Constraints on a potential aerial biosphere on Venus: II. Ultraviolet radiation

Abstract

Despite the harsh conditions in the atmosphere of Venus, the possibility for an aerial habitable zone exists. A thermal habitable zone is predicted to exist at an altitude range of 62 to 48 km, above which temperatures drop below the lower thermal limit of cell growth and below which temperatures exceed the evaporation temperature. Many biocidal factors must be considered for the complete definition of an aerial habitable zone; in this study we consider the constraint specifically from the perspective of biocidal solar ultraviolet (UV) intensity in the atmosphere. We simulated the penetration of solar ultraviolet and visible light through the atmosphere using a radiative transfer model, to determine the spectral environment (and thus the UV biocidal effect) as a function of altitude in the atmosphere of Venus. At the top of the thermal aerial habitable zone (62 km) the incoming solar irradiance creates a severely challenging UV environment, with extremophiles such as Deinococcus radiodurans expected to be able to endure these UV conditions for approximately 80 s. At an altitude of around 59 km the biologically-weighted UV irradiance drops below that calculated for the Archean Earth, and continues to fall with decreasing altitude until at 54 km it is less than that found currently at the surface of Earth. Crucially, longer wavelength photosynthetically active light continues to penetrate to these altitudes and below, resulting in a solar radiation environment in the venusian atmosphere below around 54 km that screens biologically-damaging UV radiation yet permits the process of photosynthesis. Whilst not claiming to suggest the existence of an aerial habitable zone in general, by considering thermal conditions, ionising radiation and the UV flux environment of the venusian cloud deck alone, we define a potential habitable zone that extends from 59 km to 48 km. This region should form the focus of future remote and in situ astrobiological investigations of Venus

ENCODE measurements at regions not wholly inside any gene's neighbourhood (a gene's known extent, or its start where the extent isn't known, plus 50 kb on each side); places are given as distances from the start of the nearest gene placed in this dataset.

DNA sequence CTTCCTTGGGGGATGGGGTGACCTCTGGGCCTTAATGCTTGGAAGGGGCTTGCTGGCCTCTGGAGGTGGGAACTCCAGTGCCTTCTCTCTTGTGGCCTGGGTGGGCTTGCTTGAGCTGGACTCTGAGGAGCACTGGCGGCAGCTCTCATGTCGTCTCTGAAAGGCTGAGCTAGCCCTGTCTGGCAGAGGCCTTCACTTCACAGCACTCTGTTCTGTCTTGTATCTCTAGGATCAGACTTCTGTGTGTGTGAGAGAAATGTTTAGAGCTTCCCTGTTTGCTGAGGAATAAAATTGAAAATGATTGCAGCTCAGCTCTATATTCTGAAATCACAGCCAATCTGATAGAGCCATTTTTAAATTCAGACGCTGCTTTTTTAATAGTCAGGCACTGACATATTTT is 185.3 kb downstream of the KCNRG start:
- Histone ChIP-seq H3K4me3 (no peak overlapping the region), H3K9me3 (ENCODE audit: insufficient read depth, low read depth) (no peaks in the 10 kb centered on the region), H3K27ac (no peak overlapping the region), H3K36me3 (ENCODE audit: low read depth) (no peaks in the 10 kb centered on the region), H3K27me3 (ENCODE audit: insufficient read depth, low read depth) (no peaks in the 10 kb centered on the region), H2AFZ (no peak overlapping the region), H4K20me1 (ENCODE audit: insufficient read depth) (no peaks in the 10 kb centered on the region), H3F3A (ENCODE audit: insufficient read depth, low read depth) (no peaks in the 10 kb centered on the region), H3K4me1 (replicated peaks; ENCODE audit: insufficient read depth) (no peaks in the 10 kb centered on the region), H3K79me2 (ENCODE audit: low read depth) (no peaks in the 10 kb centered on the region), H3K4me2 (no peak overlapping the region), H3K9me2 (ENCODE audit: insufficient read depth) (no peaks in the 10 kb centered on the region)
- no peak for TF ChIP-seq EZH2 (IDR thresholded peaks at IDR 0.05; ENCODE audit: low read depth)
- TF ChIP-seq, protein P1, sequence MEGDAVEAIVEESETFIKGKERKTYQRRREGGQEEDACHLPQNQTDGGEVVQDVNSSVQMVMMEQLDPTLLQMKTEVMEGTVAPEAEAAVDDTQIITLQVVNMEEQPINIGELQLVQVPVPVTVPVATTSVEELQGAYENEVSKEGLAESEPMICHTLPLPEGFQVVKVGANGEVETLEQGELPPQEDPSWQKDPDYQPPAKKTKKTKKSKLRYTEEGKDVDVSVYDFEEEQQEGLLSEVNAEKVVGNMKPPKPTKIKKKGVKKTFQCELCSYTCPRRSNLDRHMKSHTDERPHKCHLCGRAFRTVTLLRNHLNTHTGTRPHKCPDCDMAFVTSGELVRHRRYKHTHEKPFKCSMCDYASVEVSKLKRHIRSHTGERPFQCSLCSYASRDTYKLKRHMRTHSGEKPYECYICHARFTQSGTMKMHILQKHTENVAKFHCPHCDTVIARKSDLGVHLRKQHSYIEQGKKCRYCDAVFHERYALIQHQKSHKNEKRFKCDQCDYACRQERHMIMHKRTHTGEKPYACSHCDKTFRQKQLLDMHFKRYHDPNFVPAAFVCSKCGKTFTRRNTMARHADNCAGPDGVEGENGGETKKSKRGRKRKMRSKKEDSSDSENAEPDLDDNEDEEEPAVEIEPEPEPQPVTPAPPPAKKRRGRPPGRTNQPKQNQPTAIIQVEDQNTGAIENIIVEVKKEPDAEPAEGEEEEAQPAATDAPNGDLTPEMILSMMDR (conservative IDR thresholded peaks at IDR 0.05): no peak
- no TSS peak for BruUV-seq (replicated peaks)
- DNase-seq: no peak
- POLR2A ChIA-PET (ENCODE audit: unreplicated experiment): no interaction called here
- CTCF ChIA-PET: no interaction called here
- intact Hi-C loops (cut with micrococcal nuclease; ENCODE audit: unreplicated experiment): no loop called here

Similar works